The report considers the use of Structural Health Monitoring (SHM) as decision support for assessing the condition of structures and preventing adverse incidents that could lead to loss of capacity.

The purpose of SHM is to provide decision support in assessing a structure’s condition. SHM can be used to detect, locate and assess the extent of any structural failures, as well as assist in providing a probability assessment for any future failures.

The report covers the latest SHM methods where these are used as input to maintenance and inspection planning. This can be especially important for offshore structures with a long or extended service life. Furthermore, SHM systems can potentially replace or limit the need for inspections by providing continuous monitoring of the condition of the structures.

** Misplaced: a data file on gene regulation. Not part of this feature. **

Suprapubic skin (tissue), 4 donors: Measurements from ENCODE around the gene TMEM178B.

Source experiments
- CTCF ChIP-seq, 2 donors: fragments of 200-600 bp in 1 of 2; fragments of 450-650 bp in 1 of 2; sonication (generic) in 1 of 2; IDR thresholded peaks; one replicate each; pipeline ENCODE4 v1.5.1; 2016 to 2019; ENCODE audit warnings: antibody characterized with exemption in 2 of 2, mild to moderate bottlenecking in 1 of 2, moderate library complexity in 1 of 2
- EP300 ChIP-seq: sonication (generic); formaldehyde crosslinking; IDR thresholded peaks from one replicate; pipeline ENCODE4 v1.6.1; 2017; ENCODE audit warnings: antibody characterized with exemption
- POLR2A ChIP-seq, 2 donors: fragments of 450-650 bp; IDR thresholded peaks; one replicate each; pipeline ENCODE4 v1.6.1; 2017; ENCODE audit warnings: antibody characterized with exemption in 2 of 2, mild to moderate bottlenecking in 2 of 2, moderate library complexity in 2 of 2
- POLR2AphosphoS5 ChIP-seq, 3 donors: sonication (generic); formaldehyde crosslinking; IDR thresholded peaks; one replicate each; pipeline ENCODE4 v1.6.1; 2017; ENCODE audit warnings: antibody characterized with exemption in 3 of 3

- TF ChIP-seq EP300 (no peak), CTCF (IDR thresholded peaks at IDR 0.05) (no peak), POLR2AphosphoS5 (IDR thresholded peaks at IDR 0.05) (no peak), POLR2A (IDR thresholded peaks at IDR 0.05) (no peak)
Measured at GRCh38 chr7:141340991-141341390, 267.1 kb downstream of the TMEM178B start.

Design in accordance with the rules and regulations can be associated with major uncertainties in terms of accurately predicting structures’ offshore capacities, but the size of the uncertainty is difficult to quantify. The use of sensor data with numeric models can reduce the uncertainty associated with structures’ capacities, but sensor data alone cannot capture all safety-critical behaviours.

The report assesses the strengths and weaknesses of different SHM methods with a focus on worldwide structural accidents and how SHM could have helped detect and address such incidents earlier. It also includes a proposal for a framework for the use of SHM through a management system for monitoring the integrity of the structures.